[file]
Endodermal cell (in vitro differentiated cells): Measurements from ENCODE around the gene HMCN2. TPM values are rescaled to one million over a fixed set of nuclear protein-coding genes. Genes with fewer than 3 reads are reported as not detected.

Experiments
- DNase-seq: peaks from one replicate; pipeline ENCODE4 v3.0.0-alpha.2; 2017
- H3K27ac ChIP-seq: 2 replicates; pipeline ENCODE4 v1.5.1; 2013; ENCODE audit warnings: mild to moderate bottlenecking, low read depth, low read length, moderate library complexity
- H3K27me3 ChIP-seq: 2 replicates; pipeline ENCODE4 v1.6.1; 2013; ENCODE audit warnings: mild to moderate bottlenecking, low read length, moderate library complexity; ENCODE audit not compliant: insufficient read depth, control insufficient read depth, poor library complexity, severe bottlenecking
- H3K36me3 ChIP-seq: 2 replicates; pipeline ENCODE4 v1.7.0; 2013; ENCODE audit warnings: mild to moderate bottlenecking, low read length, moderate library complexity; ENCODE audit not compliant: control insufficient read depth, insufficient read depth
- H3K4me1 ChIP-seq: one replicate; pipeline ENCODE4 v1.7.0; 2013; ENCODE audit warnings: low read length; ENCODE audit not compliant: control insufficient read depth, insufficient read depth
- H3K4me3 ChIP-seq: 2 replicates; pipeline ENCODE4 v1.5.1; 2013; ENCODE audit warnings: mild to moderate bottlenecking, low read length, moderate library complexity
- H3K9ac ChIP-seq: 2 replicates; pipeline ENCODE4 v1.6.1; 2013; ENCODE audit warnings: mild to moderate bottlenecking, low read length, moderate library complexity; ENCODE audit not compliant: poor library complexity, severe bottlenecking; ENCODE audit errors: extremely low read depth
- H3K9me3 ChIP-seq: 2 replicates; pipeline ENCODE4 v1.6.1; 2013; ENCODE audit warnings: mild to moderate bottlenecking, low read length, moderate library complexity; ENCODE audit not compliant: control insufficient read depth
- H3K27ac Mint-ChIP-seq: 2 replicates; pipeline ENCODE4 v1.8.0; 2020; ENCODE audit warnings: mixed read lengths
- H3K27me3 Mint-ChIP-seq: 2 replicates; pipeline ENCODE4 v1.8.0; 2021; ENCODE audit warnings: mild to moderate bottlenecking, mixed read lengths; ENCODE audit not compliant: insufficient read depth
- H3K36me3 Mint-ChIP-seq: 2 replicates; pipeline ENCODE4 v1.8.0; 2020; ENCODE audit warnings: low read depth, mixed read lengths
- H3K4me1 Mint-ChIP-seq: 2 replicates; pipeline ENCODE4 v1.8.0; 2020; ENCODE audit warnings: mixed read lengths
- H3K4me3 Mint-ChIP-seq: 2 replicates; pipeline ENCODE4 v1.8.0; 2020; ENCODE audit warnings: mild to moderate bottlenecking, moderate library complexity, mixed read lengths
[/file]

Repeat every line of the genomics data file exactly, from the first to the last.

Endodermal cell (in vitro differentiated cells): Measurements from ENCODE around the gene HMCN2. TPM values are rescaled to one million over a fixed set of nuclear protein-coding genes. Genes with fewer than 3 reads are reported as not detected.

Experiments
- DNase-seq: peaks from one replicate; pipeline ENCODE4 v3.0.0-alpha.2; 2017
- H3K27ac ChIP-seq: 2 replicates; pipeline ENCODE4 v1.5.1; 2013; ENCODE audit warnings: mild to moderate bottlenecking, low read depth, low read length, moderate library complexity
- H3K27me3 ChIP-seq: 2 replicates; pipeline ENCODE4 v1.6.1; 2013; ENCODE audit warnings: mild to moderate bottlenecking, low read length, moderate library complexity; ENCODE audit not compliant: insufficient read depth, control insufficient read depth, poor library complexity, severe bottlenecking
- H3K36me3 ChIP-seq: 2 replicates; pipeline ENCODE4 v1.7.0; 2013; ENCODE audit warnings: mild to moderate bottlenecking, low read length, moderate library complexity; ENCODE audit not compliant: control insufficient read depth, insufficient read depth
- H3K4me1 ChIP-seq: one replicate; pipeline ENCODE4 v1.7.0; 2013; ENCODE audit warnings: low read length; ENCODE audit not compliant: control insufficient read depth, insufficient read depth
- H3K4me3 ChIP-seq: 2 replicates; pipeline ENCODE4 v1.5.1; 2013; ENCODE audit warnings: mild to moderate bottlenecking, low read length, moderate library complexity
- H3K9ac ChIP-seq: 2 replicates; pipeline ENCODE4 v1.6.1; 2013; ENCODE audit warnings: mild to moderate bottlenecking, low read length, moderate library complexity; ENCODE audit not compliant: poor library complexity, severe bottlenecking; ENCODE audit errors: extremely low read depth
- H3K9me3 ChIP-seq: 2 replicates; pipeline ENCODE4 v1.6.1; 2013; ENCODE audit warnings: mild to moderate bottlenecking, low read length, moderate library complexity; ENCODE audit not compliant: control insufficient read depth
- H3K27ac Mint-ChIP-seq: 2 replicates; pipeline ENCODE4 v1.8.0; 2020; ENCODE audit warnings: mixed read lengths
- H3K27me3 Mint-ChIP-seq: 2 replicates; pipeline ENCODE4 v1.8.0; 2021; ENCODE audit warnings: mild to moderate bottlenecking, mixed read lengths; ENCODE audit not compliant: insufficient read depth
- H3K36me3 Mint-ChIP-seq: 2 replicates; pipeline ENCODE4 v1.8.0; 2020; ENCODE audit warnings: low read depth, mixed read lengths
- H3K4me1 Mint-ChIP-seq: 2 replicates; pipeline ENCODE4 v1.8.0; 2020; ENCODE audit warnings: mixed read lengths
- H3K4me3 Mint-ChIP-seq: 2 replicates; pipeline ENCODE4 v1.8.0; 2020; ENCODE audit warnings: mild to moderate bottlenecking, moderate library complexity, mixed read lengths